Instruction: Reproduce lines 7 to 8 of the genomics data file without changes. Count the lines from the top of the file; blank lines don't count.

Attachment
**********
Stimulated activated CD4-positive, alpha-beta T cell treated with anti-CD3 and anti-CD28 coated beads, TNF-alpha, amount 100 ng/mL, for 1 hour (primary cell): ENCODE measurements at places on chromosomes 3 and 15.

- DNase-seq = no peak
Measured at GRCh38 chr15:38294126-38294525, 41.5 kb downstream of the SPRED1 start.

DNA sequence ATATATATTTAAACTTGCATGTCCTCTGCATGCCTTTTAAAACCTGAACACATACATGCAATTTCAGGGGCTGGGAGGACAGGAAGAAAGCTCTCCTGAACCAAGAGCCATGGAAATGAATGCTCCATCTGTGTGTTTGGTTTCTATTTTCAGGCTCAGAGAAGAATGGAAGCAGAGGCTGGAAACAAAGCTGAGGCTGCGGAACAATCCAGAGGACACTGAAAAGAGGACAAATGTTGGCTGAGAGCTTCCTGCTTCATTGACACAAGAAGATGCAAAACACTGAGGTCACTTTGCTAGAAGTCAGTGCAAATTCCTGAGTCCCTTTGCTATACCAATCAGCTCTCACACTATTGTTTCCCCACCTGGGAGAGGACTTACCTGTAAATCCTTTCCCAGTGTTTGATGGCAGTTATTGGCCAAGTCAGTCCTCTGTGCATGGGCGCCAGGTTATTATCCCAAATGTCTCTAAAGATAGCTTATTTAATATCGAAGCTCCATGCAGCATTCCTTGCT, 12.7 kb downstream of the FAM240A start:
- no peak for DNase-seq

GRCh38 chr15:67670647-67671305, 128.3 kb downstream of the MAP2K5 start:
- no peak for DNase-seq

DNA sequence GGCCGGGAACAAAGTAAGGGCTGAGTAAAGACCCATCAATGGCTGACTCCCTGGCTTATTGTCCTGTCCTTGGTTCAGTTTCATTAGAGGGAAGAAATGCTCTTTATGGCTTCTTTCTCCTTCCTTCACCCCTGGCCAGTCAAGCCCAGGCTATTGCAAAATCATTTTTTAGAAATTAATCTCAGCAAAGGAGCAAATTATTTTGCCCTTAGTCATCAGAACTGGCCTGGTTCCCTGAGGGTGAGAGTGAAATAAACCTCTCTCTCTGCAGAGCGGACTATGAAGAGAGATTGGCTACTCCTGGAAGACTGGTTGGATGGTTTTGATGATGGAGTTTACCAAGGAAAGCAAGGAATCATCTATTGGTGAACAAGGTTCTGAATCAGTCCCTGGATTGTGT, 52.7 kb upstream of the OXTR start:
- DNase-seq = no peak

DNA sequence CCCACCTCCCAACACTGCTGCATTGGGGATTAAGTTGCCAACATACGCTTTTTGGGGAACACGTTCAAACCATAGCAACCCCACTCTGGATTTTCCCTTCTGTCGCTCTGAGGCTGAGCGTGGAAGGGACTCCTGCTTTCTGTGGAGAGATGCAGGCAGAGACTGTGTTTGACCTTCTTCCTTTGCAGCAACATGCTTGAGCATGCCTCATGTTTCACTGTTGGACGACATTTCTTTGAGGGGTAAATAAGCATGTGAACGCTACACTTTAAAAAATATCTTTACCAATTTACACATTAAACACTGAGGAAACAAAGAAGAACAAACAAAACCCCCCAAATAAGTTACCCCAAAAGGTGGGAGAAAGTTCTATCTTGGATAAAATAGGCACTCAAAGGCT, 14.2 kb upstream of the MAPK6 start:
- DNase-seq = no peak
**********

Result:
- no peak for DNase-seq

DNA sequence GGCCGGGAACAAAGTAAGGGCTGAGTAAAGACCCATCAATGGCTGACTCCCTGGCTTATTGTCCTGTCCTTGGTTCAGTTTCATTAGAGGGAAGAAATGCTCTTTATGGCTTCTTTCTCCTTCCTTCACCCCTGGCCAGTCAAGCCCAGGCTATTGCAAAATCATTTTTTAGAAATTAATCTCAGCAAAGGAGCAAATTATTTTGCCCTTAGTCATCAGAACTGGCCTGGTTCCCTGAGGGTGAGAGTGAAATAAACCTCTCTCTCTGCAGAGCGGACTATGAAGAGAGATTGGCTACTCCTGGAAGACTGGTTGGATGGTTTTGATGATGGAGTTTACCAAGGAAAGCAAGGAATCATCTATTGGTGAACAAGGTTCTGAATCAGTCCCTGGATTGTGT, 52.7 kb upstream of the OXTR start: